“Syria is forever, and our leader is Assad,” chanted voters at a polling center in the capital of the northern province of Idlib, which is almost entirely encircled by rebels. “Today is the best day of my life. May God protect our beloved President Bashar,” a woman cradling her child told an interviewer in the southern city of Daraa, where the anti-government protests first gained momentum in 2011.

In Homs, where rebels were forced into a humiliating retreat last month, voters interviewed on television said they were casting ballots for Assad. “The immortal leader gave birth to a lion, and the lion will lead us to freedom,” said one woman, referring to Assad and his late father, Hafez al-Assad, who together have ruled the country for four decades.

Assad was shown marking his ballot behind a white curtain with his wife, Asma, at a school in the Damascus neighborhood of Melki. Foreign Minister Walid al-Moualem voted alongside other officials at the Foreign Ministry. “No one in the world can impose their will upon the Syrian people,” he told the cameraman filming the scene.

State media said the voting was extended by five hours until midnight, because of the high turnout, though in the absence of independent monitoring, the real numbers may never be known.

Away from the cameras, activists described a different scene. The streets of Homs were almost completely deserted, apart from security forces manning checkpoints and roadblocks, said Abu Emad, who did not vote. Many of his friends didn’t either, though some did because they were afraid to be found out not to have voted for Assad by the country’s pervasive security forces.

Rumors that government employees who did not vote would lose their jobs and that students who boycotted the election would fail their exams encouraged voters in many places, said another Homs activist, Bibar al-Tellawi, who also didn’t vote.

Some people said, however, that they were casting ballots simply because they were resigned to the lack of alternatives to Assad’s regime.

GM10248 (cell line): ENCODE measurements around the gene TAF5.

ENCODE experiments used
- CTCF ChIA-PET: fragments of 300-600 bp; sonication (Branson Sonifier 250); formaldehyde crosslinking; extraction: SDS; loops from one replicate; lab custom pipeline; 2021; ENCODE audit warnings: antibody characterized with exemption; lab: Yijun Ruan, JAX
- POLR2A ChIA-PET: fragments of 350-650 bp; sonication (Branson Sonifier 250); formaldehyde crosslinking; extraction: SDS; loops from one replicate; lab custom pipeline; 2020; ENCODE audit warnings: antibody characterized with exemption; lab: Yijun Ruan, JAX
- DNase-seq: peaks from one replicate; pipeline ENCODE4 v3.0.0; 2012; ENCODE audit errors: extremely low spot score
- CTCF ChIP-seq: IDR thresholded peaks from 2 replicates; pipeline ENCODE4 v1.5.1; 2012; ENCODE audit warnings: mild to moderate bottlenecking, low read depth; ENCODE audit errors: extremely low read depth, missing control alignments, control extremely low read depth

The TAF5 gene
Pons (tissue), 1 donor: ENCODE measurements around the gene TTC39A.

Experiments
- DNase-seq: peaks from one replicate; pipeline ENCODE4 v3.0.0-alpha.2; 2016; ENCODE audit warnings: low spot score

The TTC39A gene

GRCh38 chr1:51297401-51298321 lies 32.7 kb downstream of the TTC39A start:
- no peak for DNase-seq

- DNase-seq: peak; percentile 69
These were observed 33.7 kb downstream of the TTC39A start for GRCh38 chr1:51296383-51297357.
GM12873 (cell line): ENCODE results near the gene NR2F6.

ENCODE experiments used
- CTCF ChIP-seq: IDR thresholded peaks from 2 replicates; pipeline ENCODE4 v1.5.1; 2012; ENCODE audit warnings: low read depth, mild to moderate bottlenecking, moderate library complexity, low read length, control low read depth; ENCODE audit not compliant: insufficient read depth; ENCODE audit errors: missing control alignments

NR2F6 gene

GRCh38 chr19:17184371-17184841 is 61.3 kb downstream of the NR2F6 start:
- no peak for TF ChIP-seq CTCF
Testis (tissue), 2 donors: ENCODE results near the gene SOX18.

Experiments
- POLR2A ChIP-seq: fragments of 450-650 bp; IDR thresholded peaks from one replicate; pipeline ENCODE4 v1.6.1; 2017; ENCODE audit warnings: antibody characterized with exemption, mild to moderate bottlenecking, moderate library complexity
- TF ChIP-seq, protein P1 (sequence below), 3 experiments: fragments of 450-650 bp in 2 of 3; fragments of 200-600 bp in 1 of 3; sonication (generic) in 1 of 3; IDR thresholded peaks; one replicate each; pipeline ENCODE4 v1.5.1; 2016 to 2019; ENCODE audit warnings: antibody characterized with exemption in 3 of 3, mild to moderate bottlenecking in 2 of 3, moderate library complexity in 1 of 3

Ahmed, 25, was among a swarm of Syrian refugees who crossed the border from Lebanon to cast ballots in the town of Jdeidat Yabous. He said he was voting for Assad not because he supports him but because he hopes the election will stabilize Syria enough for him to go home.

“I am with the opposition,” he said, refusing to give his full name because he fears for his safety. “But the regime is better than many of the rebel factions who are fighting each other.”

In areas beyond government control, the war raged on. Warplanes dropped bombs on rebel-held suburbs of Damascus, Homs and Daraa and on the rebel-controlled portion of the northern city of Aleppo. The opposition Local Coordination Committees said at least 28 people had been killed. Government media reported the deaths of 11 people in rebel shelling of regime-held Aleppo, where voting was taking place.

For some Syrians who supported the uprising but have since lost hope, deciding whether to vote or not was tough.

“There is a clash inside my head between what I believe and what I should do to secure myself,” said Sarah, 29, a Damascus resident contacted by telephone who still had not made up her mind. She said her friends had urged her to vote in case soldiers at checkpoints start checking identity papers against voting records. “Why vote when the final result will be the same?” she asked.

In the end, she decided not to vote.

Suzan Haidamous in Jdeidat Yabous, Syria, and Anne Gearan in Washington contributed to this report.